Hopes The number of overseas summer holidays was boosted last night after the European Union announced that the UK vaccination passport program could open.
The President of the European Commission, Ursula von der Leyen, announced plans for a so-called “Digital Green Pass” to boost the journey.
It could go into effect as early as June, and the idea would be to open it up to non-EU countries in order to unlock the continent’s beaches and resorts in time for the lucrative summer season.
The President of the European Commission, Ursula von der Leyen, revealed plans for a so-called “Digital Green Pass”.
Last night, Health Secretary Matt Hancock said the UK was in talks with Brussels and he believes the plan also included making travel easier for unvaccinated tourists who can provide evidence of a recent negative test.
It came when Spain announced it had opened side calls with British officials and Greece said its proposal with the UK included accepting unvaccinated tourists who could show evidence of a negative test.
Several EU countries have called for travel restrictions to be relaxed to boost their Covid-ravaged economies.
When Ms. von der Leyen announced the measures yesterday, she said the “vaccination passports” program would aim to open up travel within the block first, increasing the prospect of Europeans booking hotels and resorts before the British get the chance get to join the program.
She said: “The Digital Green Pass is intended to make life easier for Europeans. The aim is to gradually enable them to move around the EU or abroad safely for work or tourism.”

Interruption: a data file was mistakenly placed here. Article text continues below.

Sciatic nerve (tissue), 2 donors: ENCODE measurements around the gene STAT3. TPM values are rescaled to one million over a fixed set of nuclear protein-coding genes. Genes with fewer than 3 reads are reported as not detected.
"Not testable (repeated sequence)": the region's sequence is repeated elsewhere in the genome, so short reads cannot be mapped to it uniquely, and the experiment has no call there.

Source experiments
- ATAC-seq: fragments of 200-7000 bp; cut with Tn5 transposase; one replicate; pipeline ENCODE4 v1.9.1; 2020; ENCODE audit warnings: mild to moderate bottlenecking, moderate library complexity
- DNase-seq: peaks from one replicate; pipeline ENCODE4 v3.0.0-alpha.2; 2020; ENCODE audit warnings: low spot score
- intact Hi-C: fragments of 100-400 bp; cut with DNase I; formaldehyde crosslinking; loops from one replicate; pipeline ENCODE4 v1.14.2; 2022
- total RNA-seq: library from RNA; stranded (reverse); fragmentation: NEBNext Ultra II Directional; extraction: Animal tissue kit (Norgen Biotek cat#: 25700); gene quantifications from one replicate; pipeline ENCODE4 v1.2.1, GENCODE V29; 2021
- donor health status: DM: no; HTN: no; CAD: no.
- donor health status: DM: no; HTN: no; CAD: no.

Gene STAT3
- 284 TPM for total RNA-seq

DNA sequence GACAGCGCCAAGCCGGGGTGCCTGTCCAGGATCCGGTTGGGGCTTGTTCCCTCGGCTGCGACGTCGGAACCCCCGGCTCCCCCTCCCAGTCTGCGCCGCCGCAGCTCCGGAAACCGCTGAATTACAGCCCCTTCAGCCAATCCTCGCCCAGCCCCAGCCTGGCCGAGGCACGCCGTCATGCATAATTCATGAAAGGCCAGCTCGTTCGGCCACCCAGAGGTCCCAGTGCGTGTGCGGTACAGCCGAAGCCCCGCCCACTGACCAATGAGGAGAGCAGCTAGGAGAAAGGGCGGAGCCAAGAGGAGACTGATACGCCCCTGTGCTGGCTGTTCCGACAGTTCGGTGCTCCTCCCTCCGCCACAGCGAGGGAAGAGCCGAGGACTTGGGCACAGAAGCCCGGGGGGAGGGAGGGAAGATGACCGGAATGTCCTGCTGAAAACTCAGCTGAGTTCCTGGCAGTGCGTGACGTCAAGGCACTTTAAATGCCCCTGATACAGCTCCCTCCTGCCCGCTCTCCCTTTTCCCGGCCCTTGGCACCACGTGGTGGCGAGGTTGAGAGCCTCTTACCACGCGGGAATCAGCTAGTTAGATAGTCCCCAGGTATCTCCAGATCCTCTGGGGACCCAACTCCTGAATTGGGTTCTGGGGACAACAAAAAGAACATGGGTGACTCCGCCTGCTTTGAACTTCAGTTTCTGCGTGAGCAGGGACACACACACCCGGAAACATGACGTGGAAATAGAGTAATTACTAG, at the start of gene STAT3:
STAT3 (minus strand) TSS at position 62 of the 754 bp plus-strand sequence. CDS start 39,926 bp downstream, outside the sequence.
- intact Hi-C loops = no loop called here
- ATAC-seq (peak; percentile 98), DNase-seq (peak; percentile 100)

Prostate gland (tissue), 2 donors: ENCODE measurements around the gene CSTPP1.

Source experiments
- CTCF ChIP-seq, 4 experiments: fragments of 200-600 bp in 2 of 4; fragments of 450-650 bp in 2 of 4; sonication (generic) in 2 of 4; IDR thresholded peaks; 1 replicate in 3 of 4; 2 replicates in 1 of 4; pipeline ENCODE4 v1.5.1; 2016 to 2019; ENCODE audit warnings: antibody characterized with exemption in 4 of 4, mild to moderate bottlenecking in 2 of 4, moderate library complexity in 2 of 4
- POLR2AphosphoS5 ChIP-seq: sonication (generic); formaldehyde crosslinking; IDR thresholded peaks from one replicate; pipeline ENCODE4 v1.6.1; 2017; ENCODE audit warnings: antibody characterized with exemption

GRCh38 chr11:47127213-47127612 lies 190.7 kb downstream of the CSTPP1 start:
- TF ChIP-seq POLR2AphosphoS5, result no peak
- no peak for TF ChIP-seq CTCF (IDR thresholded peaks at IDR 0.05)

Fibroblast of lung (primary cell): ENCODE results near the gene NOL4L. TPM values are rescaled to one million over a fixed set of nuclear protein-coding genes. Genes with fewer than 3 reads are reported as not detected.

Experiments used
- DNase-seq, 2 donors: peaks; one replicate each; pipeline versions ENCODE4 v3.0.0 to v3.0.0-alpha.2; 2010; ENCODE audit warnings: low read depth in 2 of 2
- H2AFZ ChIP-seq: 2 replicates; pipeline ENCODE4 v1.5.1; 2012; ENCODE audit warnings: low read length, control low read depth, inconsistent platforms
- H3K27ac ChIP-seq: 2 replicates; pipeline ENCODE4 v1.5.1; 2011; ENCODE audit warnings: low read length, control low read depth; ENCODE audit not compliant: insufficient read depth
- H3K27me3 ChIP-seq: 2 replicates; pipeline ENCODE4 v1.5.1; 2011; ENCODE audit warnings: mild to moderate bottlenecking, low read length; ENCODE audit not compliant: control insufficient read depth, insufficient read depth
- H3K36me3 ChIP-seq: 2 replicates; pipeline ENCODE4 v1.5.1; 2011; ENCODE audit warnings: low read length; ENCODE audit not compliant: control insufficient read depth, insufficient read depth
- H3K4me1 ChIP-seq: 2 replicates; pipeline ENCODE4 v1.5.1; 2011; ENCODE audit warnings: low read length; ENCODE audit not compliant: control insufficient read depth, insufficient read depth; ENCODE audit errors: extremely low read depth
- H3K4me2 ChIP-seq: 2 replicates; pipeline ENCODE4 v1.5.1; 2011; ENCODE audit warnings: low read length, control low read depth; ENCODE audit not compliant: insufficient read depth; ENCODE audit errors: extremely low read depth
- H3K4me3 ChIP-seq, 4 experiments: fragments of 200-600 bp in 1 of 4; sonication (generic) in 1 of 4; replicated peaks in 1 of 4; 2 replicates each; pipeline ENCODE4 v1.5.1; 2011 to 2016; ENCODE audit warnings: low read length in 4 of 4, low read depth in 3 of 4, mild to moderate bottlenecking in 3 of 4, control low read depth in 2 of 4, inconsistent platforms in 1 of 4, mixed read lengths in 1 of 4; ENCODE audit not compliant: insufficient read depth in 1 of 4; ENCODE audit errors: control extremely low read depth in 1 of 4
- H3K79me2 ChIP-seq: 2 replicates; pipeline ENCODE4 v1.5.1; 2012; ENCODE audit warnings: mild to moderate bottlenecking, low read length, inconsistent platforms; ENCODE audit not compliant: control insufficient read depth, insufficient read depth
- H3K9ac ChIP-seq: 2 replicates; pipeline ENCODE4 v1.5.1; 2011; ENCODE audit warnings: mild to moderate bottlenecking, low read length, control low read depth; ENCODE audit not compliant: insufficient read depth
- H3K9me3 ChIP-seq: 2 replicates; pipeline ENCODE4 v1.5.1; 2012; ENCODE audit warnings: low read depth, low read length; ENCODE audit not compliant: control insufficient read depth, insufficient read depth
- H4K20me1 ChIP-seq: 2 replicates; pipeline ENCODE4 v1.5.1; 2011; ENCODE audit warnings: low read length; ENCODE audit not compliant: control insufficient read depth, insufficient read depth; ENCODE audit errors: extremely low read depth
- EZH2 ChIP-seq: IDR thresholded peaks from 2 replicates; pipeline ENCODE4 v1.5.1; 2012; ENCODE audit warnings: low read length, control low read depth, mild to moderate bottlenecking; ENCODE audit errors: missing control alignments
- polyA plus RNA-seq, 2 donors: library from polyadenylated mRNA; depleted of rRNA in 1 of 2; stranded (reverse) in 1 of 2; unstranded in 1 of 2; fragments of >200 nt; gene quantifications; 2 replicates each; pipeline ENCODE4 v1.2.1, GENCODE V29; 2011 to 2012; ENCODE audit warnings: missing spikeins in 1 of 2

Crucially, however, her lead spokesperson added, “We believe there should be a way, in partnership with the World Health Organization, to expand this globally.”
A source close to the head of the European Commission said the British are “always welcome,” adding, “as long as you meet all conditions and standards.”
The UK’s Covid infection rate is believed to have to fall further before the program extends to the UK, but the comments will offer a glimmer of hope to lockdown-weary Brits desperately looking for a break abroad.
Boris Johnson spokesman said: “The Department of Transportation will work and talk to countries around the world about what they might look like to introduce passports.”
At the press conference on Downing Street last night, Hancock said, “We work with international partners. The EU is part of these discussions, as are several other countries around the world, and it is clearly important work.
“In a sense, this already exists because you need a test before you can travel to the UK. As far as I understand from the details set out today, the EU proposal is for certification to include both whether you had the vaccine and also whether you recently had a test for those who are not yet ready to be vaccinated.
“So we are working with them and others on it, and it is important that we know the details of this international travel law.”
However, UK Deputy Chief Medical Officer Professor Jonathan Van-Tam warned caution, saying there was still “great uncertainty” about the prospects for foreign holidays this summer.